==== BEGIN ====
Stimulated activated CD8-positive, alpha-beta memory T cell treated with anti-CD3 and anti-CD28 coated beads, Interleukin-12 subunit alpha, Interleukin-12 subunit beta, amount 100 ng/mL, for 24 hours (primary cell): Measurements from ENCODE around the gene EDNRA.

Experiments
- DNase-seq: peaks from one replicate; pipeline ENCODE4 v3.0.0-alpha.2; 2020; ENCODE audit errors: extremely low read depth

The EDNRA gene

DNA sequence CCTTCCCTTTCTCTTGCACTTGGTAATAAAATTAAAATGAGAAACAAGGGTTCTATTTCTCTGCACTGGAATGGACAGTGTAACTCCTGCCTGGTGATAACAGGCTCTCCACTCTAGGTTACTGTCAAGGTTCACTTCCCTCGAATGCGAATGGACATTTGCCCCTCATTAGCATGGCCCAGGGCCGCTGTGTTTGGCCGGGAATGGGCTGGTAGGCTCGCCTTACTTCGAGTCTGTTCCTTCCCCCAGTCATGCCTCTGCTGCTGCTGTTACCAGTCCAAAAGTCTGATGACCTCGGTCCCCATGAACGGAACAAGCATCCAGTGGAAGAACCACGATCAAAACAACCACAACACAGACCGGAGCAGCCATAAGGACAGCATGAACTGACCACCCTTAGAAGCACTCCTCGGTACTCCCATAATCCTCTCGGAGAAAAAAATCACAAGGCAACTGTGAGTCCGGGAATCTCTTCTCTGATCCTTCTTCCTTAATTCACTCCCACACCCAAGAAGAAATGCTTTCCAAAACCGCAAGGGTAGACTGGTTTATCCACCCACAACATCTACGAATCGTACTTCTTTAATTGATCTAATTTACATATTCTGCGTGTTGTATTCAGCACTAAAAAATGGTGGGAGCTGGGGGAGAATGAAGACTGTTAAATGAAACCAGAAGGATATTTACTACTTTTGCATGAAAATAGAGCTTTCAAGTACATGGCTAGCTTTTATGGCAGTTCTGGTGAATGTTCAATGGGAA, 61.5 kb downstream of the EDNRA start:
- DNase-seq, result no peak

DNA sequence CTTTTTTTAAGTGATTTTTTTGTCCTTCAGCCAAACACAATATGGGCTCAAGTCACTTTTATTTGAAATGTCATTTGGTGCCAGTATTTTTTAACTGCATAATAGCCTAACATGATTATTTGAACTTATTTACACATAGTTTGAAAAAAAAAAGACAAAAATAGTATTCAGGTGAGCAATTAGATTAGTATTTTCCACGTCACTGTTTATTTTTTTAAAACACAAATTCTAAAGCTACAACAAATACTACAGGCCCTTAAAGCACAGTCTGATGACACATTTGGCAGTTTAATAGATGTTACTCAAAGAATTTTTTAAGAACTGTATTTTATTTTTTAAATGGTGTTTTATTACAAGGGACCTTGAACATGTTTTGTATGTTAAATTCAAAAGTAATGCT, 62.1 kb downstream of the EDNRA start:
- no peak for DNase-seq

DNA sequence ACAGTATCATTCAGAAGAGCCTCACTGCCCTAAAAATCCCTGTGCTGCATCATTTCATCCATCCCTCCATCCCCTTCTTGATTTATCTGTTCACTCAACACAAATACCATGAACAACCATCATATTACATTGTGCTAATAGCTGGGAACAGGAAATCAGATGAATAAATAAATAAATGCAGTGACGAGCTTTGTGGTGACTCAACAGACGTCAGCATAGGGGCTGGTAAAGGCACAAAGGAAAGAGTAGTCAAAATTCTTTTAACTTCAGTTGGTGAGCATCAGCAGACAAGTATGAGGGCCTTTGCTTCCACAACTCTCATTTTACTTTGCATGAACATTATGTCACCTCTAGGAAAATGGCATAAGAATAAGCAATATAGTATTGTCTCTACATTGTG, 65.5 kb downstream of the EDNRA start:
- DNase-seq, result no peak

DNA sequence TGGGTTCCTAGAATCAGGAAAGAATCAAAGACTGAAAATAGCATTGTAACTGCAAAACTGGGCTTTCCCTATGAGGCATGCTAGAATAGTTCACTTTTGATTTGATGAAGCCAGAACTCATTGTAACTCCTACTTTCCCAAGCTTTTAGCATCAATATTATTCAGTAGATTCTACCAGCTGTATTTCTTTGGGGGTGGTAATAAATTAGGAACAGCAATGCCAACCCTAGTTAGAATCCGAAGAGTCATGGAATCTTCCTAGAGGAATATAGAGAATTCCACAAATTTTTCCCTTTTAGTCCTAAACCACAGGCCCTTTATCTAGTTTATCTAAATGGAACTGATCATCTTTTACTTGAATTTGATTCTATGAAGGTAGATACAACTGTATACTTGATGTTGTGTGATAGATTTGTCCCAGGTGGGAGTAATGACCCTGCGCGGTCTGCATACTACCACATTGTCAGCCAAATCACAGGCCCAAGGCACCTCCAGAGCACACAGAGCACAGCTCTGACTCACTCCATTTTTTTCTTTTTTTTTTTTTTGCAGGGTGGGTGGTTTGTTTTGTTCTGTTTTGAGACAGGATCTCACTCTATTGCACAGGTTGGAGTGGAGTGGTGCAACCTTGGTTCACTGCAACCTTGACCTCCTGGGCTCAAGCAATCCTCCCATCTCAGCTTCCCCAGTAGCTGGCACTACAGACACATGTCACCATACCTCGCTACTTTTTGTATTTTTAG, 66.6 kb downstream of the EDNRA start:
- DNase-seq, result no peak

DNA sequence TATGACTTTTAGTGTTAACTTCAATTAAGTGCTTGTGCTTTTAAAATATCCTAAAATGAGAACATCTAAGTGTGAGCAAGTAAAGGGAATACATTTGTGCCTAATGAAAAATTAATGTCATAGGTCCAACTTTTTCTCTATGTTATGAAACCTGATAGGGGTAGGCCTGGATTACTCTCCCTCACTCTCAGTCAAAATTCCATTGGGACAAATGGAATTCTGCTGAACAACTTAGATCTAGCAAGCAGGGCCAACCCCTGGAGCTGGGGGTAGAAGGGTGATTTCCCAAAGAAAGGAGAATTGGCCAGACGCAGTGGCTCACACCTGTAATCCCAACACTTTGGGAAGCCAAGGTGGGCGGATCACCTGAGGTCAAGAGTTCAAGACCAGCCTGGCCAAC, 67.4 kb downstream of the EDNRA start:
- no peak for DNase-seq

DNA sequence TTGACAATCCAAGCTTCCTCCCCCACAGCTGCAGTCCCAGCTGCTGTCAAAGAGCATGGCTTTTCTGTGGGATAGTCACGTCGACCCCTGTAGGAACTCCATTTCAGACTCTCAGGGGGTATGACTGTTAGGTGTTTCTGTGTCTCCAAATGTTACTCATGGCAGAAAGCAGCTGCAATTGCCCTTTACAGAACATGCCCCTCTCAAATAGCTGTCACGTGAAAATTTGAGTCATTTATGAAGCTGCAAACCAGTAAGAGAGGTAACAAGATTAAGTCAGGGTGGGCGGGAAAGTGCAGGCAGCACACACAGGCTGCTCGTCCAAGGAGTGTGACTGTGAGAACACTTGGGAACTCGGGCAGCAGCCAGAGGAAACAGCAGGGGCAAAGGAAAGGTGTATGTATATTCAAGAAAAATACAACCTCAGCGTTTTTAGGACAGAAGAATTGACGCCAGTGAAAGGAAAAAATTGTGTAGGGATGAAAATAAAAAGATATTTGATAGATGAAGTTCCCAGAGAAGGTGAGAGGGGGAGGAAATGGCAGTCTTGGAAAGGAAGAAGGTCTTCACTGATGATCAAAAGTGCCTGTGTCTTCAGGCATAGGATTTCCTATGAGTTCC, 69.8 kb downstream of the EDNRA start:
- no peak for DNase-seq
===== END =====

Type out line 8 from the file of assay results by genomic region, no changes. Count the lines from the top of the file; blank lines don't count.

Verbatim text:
- no peak for DNase-seq